Irritable Bowel Syndrome Juneau AK

Peppermint oil may offer additional relief by relaxing intestinal muscles and soothing spasms. In one double-blind trial, four out of five IBS patients reduced their symptoms with enteric-coated peppermint oil. One to two capsules with each meal should do the trick.

Tay Seun Kim, MD
(213) 738-1000
17712 Toakoana Way
Eagle River, AK
Specialties
Gastroenterology
Gender
Male
Education
Medical School: Yonsei Univ, Coll Of Med, Sudai-Moon-Ku, Seoul, So Korea
Graduation Year: 1956

Data Provided by:
Saket K Ambasht
(907) 562-6001
3300 Providence Dr
Anchorage, AK
Specialty
Gastroenterology, Internal Medicine

Data Provided by:
Brian Felix Sweeney Jr, MD
(907) 336-0660
3226 Discovery Bay Dr
Anchorage, AK
Specialties
Gastroenterology
Gender
Male
Education
Medical School: Tufts Univ Sch Of Med, Boston Ma 02111
Graduation Year: 1994

Data Provided by:
Dr.Richard Buchanan
(907) 276-2811
2841 DeBarr Road #50
Anchorage, AK
Gender
M
Education
Medical School: Univ Of Wa Sch Of Med
Year of Graduation: 1964
Speciality
Gastroenterologist
General Information
Hospital: Alaska Regional
Accepting New Patients: Yes
RateMD Rating
4.2, out of 5 based on 2, reviews.

Data Provided by:
Brian F Sweeney
(907) 729-1500
4315 Diplomacy Dr
Anchorage, AK
Specialty
Gastroenterology, Internal Medicine

Data Provided by:
Douglas B Haghighi
(907) 276-2811
2841 Debarr Road
Anchorage, AK
Specialty
Gastroenterology, Internal Medicine

Data Provided by:
Ronald John Boisen, MD
(907) 569-1333
3340 Providence Drive Suite 352
Eagle River, AK
Specialties
Gastroenterology, Hepatology
Gender
Male
Education
Medical School: Univ Of Mn Med Sch-Minneapolis, Minneapolis Mn 55455
Graduation Year: 1979
Hospital
Hospital: Providence Alaska Med Ctr, Anchorage, Ak
Group Practice: Alaska Digestive & Liver Dise

Data Provided by:
William Henderson McCray
(907) 276-2811
2841 Debarr Road
Anchorage, AK
Specialty
Gastroenterology

Data Provided by:
Richard Merle Farleigh
(907) 561-4293
4120 Laurel St
Anchorage, AK
Specialty
Gastroenterology

Data Provided by:
Daryl Mark Mc Clendon, MD
(907) 569-1333
3340 Providence Dr Ste 352
Anchorage, AK
Specialties
Gastroenterology
Gender
Male
Education
Medical School: Univ Of Tx Med Branch Galveston, Galveston Tx 77550
Graduation Year: 1991
Hospital
Hospital: U S Air Force Hosp, Elmendorf Afb, Ak
Group Practice: Alaska Digestive & Liver Dise

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Rx: Pacify Irritable Bowel Syndrome

Provided by: 

By Karta Purkh Singh Khalsa

In March, the FDA pulled Zelnorm, a popular drug for irritable bowel syndrome (IBS) and constipation, from the market. The withdrawal came after a Swiss government review of 29 Zelnorm studies revealed that patients who used the drug had a tenfold increase in the chance of heart attack, stroke, or severe heart-related chest pain.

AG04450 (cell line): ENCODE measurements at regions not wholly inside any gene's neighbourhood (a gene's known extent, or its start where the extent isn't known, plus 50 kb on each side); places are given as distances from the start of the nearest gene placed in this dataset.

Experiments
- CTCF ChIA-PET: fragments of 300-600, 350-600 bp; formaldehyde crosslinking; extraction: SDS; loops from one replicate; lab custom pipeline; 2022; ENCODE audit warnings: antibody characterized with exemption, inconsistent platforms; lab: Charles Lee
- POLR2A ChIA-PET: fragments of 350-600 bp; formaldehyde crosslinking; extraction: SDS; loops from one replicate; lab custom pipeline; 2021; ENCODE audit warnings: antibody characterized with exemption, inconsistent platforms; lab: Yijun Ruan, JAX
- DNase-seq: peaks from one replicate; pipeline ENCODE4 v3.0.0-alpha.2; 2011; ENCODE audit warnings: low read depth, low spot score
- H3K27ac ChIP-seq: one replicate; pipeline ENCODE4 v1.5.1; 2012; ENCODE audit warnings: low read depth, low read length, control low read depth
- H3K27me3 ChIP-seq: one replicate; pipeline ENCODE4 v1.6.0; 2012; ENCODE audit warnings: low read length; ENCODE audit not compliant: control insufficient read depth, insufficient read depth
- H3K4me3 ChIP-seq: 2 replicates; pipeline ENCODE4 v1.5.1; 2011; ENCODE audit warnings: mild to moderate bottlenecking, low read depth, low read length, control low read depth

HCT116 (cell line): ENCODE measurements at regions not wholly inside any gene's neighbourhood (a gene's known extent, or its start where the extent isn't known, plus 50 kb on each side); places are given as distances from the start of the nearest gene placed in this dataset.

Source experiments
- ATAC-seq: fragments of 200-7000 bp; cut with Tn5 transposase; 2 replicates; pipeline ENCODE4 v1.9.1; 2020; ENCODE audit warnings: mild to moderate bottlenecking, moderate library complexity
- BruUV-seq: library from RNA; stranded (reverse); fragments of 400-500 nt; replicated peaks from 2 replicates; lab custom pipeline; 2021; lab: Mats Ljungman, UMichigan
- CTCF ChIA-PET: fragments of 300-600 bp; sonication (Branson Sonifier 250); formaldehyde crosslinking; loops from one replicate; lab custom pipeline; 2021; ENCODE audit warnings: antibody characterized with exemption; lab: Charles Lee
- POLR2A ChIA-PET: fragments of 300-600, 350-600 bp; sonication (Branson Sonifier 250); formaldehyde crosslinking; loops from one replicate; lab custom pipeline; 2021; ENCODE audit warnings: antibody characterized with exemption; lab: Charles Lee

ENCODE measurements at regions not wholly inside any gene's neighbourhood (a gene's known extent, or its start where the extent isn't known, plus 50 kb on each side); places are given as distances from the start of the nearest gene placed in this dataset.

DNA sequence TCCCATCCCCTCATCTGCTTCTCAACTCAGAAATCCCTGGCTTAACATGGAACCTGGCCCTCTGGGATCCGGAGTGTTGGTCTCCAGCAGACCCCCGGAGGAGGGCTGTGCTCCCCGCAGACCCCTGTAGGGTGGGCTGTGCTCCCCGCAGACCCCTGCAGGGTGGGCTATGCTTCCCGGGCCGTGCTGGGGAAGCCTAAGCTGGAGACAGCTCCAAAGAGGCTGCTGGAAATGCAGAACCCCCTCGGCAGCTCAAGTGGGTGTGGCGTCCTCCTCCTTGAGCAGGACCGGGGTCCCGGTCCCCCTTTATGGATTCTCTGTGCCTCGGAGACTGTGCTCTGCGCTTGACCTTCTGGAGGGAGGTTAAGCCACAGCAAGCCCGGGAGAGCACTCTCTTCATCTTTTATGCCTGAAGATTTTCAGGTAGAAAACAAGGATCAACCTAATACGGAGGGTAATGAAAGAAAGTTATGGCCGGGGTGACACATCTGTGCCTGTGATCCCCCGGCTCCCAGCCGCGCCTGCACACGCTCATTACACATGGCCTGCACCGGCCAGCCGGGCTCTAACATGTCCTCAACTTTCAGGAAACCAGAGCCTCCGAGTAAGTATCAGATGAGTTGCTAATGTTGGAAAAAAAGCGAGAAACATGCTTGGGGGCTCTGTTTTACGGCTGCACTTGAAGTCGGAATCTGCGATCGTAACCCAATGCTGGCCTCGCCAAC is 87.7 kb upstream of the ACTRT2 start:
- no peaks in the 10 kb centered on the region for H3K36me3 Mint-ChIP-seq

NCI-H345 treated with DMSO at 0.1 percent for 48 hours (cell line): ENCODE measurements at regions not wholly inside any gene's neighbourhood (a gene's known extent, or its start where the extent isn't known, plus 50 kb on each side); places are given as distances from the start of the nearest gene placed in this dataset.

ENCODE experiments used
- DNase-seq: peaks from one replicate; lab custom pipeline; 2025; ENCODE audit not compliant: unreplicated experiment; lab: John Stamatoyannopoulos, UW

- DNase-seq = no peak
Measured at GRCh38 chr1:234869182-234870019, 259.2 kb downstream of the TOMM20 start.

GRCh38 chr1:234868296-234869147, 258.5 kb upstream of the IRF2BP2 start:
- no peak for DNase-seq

The revelation that Zelnorm’s side effects are far from the “norm” creates even more impetus for a natural solution to IBS. About one million Americans have this intestinal disorder, which causes constipation, diarrhea, and abdominal pain. The symptoms, though notoriously sporadic, provoke a striking amount of discomfort and stress. While doctors don’t know for sure what causes IBS, people with stress, fibromyalgia, and sicca complex (dry eyes and mouth) and women having their periods are more likely to suffer IBS symptoms.

Irritable bowel syndrome has numerous other monikers, such as colitis, mucous colitis, spastic colon, and spastic bowel, but none of these terms accurately describe it—IBS doesn’t involve inflammation and should not be confused with ulcerative colitis. Doctors consider IBS a functional disorder because the colon and intestines, upon examination, show no sign of disease, injury, or bleeding. Nonetheless, as IBS sufferers know, the condition is far from phantom. Still, you don’t have to risk a Zelnorm-induced heart attack to find relief; alternative medicine has a long history of treating the condition. First, identify and remove the IBS food triggers from your diet. Although trouble can erupt at any time, the common triggers include gaseous foods, large meals, chocolate, dairy, alcohol, fatty foods, and caffeine.

Next, give your intestines some help with probiotics—friendly bacteria that aid digestion and reduce the population of pathological bugs by competing with them for space. During a four-week, double-blind, placebo-controlled study of 60 IBS patients, treatment with Lactobacillus plantarum probiotics significantly reduced painful gas—and the benefits continued a year after treatment. Shoot for 3 to 5 billion live organisms daily from live yogurt or probiotic supplements.

Peppermint oil may offer additional relief by relaxing intestinal muscles and soothing spasms. In one double-blind trial, four out of five IBS patients reduced their symptoms with enteric-coated peppermint oil. One to two capsules with each meal should do the trick.

Psyllium seed, another heavy hitter against IBS, mitigates diarrhea and pain. As this bulk fiber travels through the gut, it absorbs excess fluids, normalizing stool texture and calming cramps. One study revealed that 82 percent of people relieved their constipation with psyllium. Take 6 to 7 grams with each meal in capsules, chewable wafers, or drinks for a total of about 20 grams daily.

Author: Karta Purkh Singh Khalsa

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